Don't be alarmed if by chance you are seen;
People will think you belong to the Queen."
Pussy-cat Mew did as she had been told,
Crept through the palace so cautious and bold
Soon she arrived where the Queen sat in state,
Mid lords and ladies and counsellors great.
There in a corner our Pussy sat down,
Gazed at the sceptre and blinked at the crown,
Eyed the Queen's dress, all of purple and gold--
Surely a beautiful sight to behold!
But, of a sudden, she started, for there
Sat a gray mouse, crouched just under the chair
Where her Majesty sat, and Pussy well knew
'Twould frighten the Queen if it came into view.
So toward the chair our Pussy-cat stole--
Now the mouse saw her and ran for its hole
Pussy dashed after, and during the race
A terrible panic of fear took place!
Ladies all sprang on their chairs in alarm,
Lords drew their swords to protect them from harm;
The Queen gave a scream and fainted away--
An act quite undignified, I must say.
Some one yelled "Burglars!" and some cried "Treason!"
Some one howled "Murder!" none knew the reason;
Some one shrieked "Fire! they are burning the house!"
Some one said "Silence! it's only a mouse!"
Pussy-cat Mew was so awfully scared
By shouting and screams, she no longer dared
Remain in the room, so without delay
She rushed from the place and scampered away.
With fur bristling out and heart beating fast
Down the straight road that led homeward she passed.
"What business," she thought, "has a poor country cat
To visit a city of madmen like that?"
"Straight home will I go, where I am well fed,
Where mistress is kind, and soft is my bed;
Let other cats travel, if they would fain roam,
But as for myself, I'll now stay at home!"
So over the valleys and green hills she ran,
Jouneying fast as a Pussy-cat can,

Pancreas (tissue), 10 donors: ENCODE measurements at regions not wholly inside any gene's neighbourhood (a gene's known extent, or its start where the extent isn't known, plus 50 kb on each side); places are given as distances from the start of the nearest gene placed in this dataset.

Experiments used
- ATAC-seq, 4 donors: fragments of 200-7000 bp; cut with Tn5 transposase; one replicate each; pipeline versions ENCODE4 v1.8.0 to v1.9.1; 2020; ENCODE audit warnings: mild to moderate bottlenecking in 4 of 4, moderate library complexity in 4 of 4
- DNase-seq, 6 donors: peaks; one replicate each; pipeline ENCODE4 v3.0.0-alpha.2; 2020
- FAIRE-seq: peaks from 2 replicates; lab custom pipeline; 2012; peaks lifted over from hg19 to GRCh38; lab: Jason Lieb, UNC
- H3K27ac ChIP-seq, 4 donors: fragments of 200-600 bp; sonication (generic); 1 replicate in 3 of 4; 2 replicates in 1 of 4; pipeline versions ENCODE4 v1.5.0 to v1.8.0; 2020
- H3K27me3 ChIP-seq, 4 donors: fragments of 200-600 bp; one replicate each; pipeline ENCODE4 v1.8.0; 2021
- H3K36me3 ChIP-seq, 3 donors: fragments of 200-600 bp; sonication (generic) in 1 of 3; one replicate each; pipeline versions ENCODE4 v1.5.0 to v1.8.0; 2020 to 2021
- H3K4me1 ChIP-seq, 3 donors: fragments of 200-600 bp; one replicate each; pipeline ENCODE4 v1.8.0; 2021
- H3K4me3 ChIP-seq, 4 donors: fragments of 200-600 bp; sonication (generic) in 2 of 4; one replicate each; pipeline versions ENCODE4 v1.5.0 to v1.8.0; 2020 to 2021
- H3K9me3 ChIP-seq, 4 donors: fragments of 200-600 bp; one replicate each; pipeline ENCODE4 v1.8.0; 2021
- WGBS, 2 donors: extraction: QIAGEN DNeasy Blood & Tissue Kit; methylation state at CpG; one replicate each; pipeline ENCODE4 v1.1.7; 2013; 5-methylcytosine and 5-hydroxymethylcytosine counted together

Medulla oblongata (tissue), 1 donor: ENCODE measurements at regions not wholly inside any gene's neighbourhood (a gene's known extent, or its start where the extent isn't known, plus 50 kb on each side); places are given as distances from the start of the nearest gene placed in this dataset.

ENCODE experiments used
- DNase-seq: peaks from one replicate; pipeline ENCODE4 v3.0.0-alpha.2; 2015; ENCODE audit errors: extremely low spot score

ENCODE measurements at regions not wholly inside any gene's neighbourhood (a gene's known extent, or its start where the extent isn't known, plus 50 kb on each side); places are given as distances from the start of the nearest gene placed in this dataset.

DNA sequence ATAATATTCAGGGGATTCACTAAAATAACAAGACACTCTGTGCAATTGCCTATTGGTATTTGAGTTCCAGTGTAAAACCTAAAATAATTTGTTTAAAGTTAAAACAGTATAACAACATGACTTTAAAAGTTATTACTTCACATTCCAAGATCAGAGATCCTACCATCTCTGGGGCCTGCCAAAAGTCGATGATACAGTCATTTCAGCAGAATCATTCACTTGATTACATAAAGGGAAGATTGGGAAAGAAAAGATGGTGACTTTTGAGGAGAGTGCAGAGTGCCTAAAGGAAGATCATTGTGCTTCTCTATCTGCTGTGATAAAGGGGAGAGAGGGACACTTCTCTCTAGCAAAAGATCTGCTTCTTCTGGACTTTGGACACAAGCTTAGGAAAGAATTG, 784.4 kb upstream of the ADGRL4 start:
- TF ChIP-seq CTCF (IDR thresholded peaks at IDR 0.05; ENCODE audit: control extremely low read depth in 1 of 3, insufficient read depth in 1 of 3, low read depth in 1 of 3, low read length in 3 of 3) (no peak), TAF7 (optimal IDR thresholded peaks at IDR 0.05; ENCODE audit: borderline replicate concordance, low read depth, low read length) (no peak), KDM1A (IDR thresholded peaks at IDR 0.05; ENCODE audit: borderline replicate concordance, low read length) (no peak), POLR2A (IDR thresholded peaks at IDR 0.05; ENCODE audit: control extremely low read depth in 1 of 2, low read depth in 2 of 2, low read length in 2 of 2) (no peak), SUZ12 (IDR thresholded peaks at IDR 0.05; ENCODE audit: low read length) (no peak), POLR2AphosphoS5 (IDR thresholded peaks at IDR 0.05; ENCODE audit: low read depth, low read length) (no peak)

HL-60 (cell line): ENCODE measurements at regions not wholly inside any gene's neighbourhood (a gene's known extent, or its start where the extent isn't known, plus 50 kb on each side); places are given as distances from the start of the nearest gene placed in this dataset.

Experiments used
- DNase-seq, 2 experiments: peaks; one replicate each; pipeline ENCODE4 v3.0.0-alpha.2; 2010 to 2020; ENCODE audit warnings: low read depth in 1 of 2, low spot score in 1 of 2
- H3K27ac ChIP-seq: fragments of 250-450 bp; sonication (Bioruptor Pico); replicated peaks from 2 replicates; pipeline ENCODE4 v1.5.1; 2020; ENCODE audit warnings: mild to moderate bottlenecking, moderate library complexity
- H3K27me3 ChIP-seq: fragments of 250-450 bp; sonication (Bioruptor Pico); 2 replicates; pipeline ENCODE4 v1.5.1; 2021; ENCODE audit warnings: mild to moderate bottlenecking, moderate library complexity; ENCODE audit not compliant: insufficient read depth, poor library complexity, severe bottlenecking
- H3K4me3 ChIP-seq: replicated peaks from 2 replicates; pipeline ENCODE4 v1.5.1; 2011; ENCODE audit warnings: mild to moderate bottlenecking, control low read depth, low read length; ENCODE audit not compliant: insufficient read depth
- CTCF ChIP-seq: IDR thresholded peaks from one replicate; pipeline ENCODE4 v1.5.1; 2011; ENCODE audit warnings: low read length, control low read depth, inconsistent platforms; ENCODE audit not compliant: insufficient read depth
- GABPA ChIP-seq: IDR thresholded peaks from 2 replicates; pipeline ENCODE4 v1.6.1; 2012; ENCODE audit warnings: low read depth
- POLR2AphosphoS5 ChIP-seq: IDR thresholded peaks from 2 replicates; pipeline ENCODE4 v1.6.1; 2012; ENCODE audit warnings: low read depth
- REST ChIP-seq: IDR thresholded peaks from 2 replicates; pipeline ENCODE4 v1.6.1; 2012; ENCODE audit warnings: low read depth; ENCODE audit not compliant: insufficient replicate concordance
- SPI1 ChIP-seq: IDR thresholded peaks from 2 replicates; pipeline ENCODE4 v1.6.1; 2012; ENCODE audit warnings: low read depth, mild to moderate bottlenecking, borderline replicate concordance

Till, just as the dawn of day did begin,
She reached her old home and softly stole in.
There was the fire, with the pot boiling on it;
There was the maid, in her blue checkered bonnet;
There was the corner where Pussy oft basked;
There was the mistress, who eagerly asked:
"Pussy-cat, Pussy-cat, where have you been?"
"Ive been to London, to visit the Queen."
"Pussy-cat, Pussy-cat, what did you there?"
"Frightened a little mouse under the chair!"
THE FORGETFUL POET
By Ruth Plumly Thompson
Originally published in the Philadelphia Public Ledger, October, 27 1918.
Some Nuts for the Puzzle Guessers to Crack
Puzzles are like nuts--easy to get at when you know how. Let's see if you do. (These sound rather like the Forgetful Poet, although no name was sent in with them.)
? ? ? ?
What has a jacket, yet no vest;
What has no family yet a crest?
Why do mines resemble peaches,
And battlefields resemble beaches?
Why is the Kaiser like a prune;
Why is a Scotchman like a dune?
Last week's answers were: A penny is like a book because it is read; a garden is like a cook because it is flowery (floury); a table like a tree because it has leaves and a mining camp like the sea because it has breakers; pins are rich because they have pin money; trains are like athletes because they run on tracks, and guns like pains because pains often shoot.
[Answers next time.]
Copyright © 2008 Eric Shanower and David Maxine. All rights reserved.